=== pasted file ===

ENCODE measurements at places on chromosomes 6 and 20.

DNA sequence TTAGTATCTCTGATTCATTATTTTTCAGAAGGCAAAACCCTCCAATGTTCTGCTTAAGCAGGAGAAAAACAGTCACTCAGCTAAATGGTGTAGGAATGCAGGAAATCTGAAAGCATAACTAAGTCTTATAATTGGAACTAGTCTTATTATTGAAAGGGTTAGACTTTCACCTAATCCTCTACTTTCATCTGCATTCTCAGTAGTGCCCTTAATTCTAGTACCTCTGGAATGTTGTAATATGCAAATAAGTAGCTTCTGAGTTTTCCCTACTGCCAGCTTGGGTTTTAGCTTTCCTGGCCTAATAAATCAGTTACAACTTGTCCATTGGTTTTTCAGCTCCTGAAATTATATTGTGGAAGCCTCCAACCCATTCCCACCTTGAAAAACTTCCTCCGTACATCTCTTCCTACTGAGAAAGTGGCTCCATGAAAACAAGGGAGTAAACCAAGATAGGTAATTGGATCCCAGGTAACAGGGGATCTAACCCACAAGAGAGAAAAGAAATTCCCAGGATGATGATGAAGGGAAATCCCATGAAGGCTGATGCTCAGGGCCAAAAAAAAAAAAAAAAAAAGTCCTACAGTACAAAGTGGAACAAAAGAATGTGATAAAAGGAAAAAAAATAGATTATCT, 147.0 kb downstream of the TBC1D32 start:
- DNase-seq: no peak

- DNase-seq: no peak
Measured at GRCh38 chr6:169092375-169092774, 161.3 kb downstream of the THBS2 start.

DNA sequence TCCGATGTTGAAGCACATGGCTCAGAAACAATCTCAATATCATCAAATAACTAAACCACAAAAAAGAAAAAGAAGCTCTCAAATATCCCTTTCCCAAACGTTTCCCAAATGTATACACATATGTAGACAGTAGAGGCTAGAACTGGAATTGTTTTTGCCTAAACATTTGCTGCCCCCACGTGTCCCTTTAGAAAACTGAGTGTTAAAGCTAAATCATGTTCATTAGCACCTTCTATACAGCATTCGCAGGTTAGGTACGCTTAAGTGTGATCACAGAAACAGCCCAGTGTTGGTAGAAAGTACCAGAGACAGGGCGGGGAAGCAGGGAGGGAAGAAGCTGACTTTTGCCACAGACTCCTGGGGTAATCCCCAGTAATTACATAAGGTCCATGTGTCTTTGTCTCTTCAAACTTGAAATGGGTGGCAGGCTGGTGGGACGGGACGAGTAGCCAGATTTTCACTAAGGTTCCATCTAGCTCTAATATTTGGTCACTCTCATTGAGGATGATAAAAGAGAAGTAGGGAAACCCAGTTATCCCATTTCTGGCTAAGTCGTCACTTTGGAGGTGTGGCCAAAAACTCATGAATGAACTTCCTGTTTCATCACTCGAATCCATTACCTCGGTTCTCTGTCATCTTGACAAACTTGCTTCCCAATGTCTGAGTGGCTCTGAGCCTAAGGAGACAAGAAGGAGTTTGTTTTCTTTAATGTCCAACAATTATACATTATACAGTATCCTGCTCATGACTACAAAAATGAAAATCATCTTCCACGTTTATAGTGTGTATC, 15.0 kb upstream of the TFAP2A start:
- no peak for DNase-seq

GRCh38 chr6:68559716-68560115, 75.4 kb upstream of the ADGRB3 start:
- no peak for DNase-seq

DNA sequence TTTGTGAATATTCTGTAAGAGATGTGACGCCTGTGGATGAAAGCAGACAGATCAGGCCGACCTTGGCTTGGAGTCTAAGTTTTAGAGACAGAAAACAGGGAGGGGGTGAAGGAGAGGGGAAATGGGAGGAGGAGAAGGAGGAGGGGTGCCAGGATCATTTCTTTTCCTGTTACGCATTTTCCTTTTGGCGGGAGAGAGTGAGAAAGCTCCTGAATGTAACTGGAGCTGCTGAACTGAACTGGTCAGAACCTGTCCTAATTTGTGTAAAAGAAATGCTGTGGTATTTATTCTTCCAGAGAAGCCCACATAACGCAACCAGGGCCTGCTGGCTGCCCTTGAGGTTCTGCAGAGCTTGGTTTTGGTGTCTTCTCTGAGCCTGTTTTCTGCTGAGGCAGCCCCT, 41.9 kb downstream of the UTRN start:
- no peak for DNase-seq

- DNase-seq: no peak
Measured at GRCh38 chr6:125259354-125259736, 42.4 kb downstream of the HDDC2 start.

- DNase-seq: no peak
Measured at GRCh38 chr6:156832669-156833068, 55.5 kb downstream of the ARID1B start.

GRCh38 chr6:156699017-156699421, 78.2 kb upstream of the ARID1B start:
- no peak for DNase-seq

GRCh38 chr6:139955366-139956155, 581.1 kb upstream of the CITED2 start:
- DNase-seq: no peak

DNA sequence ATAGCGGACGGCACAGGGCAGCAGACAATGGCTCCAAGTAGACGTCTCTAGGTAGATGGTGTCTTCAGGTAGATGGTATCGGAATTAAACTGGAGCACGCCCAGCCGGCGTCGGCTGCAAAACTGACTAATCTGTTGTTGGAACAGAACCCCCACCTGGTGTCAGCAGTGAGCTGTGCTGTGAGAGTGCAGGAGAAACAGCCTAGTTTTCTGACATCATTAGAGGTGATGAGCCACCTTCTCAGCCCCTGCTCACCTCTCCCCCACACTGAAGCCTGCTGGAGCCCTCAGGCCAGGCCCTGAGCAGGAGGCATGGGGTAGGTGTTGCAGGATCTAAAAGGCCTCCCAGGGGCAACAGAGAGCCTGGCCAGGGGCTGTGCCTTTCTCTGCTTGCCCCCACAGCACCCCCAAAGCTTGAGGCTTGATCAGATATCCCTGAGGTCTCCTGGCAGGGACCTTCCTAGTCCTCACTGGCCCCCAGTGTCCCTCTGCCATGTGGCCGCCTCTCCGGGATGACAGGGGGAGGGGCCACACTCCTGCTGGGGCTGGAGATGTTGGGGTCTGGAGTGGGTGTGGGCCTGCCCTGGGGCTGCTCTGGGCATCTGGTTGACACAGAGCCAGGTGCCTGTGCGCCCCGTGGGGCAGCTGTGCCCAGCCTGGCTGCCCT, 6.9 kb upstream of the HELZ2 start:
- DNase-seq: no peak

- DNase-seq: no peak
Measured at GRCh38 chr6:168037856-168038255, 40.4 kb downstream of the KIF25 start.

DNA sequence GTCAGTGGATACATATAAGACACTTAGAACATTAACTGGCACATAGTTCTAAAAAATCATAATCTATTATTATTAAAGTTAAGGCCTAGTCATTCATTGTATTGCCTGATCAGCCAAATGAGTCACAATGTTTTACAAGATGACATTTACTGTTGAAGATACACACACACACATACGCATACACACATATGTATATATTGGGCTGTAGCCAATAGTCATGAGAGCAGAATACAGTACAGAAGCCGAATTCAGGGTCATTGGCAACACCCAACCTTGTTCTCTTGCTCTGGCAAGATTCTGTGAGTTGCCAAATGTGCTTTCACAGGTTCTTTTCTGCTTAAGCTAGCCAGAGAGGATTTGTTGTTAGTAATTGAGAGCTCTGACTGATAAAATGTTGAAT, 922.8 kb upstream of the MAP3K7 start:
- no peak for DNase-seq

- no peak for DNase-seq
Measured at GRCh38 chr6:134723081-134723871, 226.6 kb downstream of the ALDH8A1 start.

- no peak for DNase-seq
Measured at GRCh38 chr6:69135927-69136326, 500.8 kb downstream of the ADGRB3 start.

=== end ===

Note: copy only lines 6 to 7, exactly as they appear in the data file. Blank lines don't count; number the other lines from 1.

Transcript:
DNA sequence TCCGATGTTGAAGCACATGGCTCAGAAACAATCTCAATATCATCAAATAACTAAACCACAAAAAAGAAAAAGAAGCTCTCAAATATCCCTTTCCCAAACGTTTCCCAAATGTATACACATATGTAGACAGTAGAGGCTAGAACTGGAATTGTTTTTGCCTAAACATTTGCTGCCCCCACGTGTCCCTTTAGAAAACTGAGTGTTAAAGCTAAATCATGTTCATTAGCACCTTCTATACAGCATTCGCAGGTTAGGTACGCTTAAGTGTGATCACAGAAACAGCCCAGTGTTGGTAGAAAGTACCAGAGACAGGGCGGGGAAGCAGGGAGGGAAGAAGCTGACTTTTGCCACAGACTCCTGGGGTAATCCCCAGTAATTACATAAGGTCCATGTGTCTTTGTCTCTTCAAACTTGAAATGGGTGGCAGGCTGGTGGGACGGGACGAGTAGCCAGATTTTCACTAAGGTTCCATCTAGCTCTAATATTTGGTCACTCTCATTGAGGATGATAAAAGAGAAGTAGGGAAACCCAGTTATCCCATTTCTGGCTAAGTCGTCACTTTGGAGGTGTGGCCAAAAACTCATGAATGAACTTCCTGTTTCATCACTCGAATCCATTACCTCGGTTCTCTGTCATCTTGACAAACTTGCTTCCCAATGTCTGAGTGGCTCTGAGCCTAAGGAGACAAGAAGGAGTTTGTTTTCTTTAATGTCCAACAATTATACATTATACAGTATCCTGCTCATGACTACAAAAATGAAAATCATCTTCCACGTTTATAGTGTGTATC, 15.0 kb upstream of the TFAP2A start:
- no peak for DNase-seq